Frank Pick (died 1941). The head of London Underground (or Underground Electric Railways Company of London as it was then known) was responsible for many of the underground’s iconic designs, including the Johnston typeface and roundel. He once offered to resign over a sculpture by Jacob Epstein on the organisation’s headquarters above St James’s Park Tube station. There were complaints that the penis of an infant boy featured in the sculpture was too prominent. In the end Pick’s resignation wasn’t necessary – Epstein climbed a ladder and chiselled an inch and a half off the offending organ.
Anthony Shaffer (died 2001). The 1972 film version of Shaffer’s play Sleuth was the first movie ever to have its entire cast (that is, Laurence Olivier and Michael Caine) nominated for Oscars. (The feat has only ever been equalled by the 1975 one-man movie Give ‘Em Hell, Harry!)
Chad Varah (died 2007). He founded the Samaritans while he was the priest at St Stephen, Walbrook, next to the Mansion House in the City of London. The original number was MANsion House 9000 – and the Bakelite telephone on which Varah took the calls is still displayed at the church to this day.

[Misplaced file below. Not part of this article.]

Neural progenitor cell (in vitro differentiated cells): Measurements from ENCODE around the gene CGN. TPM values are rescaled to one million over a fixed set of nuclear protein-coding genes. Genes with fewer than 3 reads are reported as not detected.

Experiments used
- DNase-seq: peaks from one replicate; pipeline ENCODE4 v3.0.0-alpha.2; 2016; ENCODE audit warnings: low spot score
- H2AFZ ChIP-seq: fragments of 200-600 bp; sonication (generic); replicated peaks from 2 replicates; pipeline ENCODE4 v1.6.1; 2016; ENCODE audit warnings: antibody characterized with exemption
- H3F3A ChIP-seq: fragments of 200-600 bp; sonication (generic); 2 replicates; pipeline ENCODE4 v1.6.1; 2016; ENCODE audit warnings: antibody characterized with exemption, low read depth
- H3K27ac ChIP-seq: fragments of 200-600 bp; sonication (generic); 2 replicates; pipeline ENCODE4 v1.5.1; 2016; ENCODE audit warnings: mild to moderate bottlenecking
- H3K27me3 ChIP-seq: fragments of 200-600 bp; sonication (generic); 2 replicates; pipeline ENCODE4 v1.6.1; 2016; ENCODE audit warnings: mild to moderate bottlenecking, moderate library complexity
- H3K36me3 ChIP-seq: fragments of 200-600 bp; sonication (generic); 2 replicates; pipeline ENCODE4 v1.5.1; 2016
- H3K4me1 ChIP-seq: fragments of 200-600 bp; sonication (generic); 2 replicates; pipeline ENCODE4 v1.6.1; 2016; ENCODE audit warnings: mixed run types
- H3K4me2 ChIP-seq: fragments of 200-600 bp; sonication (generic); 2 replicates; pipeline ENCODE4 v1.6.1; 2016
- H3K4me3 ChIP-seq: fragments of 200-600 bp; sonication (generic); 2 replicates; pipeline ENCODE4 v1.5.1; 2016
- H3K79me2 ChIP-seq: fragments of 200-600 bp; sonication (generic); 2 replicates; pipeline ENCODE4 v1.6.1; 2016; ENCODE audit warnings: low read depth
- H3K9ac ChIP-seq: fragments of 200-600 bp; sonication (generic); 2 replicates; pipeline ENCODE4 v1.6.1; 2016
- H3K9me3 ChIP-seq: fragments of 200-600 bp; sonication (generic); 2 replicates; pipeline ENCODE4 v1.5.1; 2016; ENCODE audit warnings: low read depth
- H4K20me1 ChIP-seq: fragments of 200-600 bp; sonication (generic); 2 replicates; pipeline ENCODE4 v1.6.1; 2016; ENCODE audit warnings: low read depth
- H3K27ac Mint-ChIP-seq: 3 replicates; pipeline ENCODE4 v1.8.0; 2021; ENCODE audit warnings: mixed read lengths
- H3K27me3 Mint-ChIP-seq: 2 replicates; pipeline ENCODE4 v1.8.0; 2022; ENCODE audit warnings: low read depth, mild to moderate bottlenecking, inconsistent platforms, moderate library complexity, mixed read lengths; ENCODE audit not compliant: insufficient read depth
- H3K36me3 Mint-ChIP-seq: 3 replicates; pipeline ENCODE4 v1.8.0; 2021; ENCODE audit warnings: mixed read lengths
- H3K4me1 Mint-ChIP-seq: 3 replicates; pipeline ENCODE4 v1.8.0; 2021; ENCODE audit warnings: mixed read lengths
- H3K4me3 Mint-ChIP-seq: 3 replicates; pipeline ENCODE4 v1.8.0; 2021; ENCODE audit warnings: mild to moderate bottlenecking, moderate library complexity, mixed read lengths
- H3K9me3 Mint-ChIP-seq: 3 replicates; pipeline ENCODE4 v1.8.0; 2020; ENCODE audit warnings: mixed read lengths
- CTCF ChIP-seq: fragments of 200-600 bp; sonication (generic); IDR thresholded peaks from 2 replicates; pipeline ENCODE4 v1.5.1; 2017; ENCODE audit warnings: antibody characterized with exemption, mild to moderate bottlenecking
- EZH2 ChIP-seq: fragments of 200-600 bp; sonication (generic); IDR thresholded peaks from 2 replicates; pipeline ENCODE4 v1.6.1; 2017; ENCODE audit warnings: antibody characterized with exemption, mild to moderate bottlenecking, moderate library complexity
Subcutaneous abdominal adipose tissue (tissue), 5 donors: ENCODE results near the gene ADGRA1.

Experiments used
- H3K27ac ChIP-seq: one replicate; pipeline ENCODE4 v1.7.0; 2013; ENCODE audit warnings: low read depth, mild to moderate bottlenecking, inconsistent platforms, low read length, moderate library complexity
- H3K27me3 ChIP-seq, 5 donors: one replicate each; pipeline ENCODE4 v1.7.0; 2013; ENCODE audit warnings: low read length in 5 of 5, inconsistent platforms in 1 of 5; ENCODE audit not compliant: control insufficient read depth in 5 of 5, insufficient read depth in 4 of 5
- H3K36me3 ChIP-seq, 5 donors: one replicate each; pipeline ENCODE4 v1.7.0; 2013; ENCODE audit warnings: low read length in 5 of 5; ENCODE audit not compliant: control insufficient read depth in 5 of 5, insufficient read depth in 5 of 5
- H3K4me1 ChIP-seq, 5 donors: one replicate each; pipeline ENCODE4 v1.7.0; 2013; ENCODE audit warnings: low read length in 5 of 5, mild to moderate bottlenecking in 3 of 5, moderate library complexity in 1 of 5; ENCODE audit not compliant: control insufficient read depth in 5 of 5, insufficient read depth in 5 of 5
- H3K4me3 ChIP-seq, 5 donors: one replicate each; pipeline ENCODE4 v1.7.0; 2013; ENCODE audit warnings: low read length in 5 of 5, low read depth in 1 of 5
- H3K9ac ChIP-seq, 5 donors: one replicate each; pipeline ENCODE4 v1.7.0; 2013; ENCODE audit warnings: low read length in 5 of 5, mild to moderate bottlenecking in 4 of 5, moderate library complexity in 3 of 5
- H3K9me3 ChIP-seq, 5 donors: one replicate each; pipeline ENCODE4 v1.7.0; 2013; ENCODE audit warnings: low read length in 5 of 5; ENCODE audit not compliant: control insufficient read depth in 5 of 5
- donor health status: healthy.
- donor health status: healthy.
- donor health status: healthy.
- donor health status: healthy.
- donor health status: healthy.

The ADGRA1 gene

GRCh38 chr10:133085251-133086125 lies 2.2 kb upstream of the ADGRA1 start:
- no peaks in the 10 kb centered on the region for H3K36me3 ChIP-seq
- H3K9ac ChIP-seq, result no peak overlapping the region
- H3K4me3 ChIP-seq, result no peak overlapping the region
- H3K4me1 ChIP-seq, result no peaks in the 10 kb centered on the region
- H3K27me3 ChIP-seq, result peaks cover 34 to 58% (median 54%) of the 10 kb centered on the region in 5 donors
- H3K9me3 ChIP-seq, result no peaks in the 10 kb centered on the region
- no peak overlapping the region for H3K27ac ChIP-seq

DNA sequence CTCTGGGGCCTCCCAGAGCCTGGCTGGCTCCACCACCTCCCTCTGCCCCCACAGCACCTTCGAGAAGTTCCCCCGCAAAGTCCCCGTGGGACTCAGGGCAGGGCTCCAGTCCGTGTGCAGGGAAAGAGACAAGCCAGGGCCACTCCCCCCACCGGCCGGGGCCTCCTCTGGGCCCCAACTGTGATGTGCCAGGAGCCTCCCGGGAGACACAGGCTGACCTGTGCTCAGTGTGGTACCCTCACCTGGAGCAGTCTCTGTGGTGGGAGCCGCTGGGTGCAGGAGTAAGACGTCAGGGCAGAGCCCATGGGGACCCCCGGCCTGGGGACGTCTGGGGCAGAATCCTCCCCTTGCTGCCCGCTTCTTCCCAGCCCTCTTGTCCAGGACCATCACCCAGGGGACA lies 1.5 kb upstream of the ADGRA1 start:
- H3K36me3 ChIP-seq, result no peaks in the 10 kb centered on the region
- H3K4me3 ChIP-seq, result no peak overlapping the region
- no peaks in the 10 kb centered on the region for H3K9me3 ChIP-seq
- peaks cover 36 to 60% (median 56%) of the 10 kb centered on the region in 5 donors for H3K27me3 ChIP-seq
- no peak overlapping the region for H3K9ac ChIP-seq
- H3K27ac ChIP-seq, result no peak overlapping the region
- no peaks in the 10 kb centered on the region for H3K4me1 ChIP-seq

In 1907, the Cullinan Diamond was presented to Edward VII on his birthday. It remains the largest diamond ever found. When it was transported from South Africa, detectives travelled by ship carrying a decoy. The real jewel was sent by ordinary post (albeit registered).
Tim Rice (born 1944). In 2015 the lyricist wrote to the Spectator about the death during a cricket match in 1751 of the Prince of Wales, who would have succeeded his father George II as king. This was, said Rice, ‘the first known instance in cricket history of play stopping reign’.
In 1918, Germany and the Allies agreed the armistice ending World War I. The signing took place in a train carriage in the French forest of Compiègne. When France surrendered to Germany in 1940, Adolf Hitler insisted that the same carriage be taken to the same spot so that the French could sign the document there.
Neil Young (born 1945). The Canadian singer was responsible for Lynyrd Skynyrd’s hit Sweet Home Alabama. After Young criticised the Deep South for its racism and slavery in two of his own songs (Southern Man and Alabama), Lynyrd Skynyrd wrote their song in defence. The lyrics specifically mention Young (‘I hope Neil Young will remember, a Southern man don’t need him around anyhow’).
Whoopi Goldberg (born 1955). The star got her nickname because of childhood flatulence. ‘People used to say to me, “you’re like a whoopee cushion”.’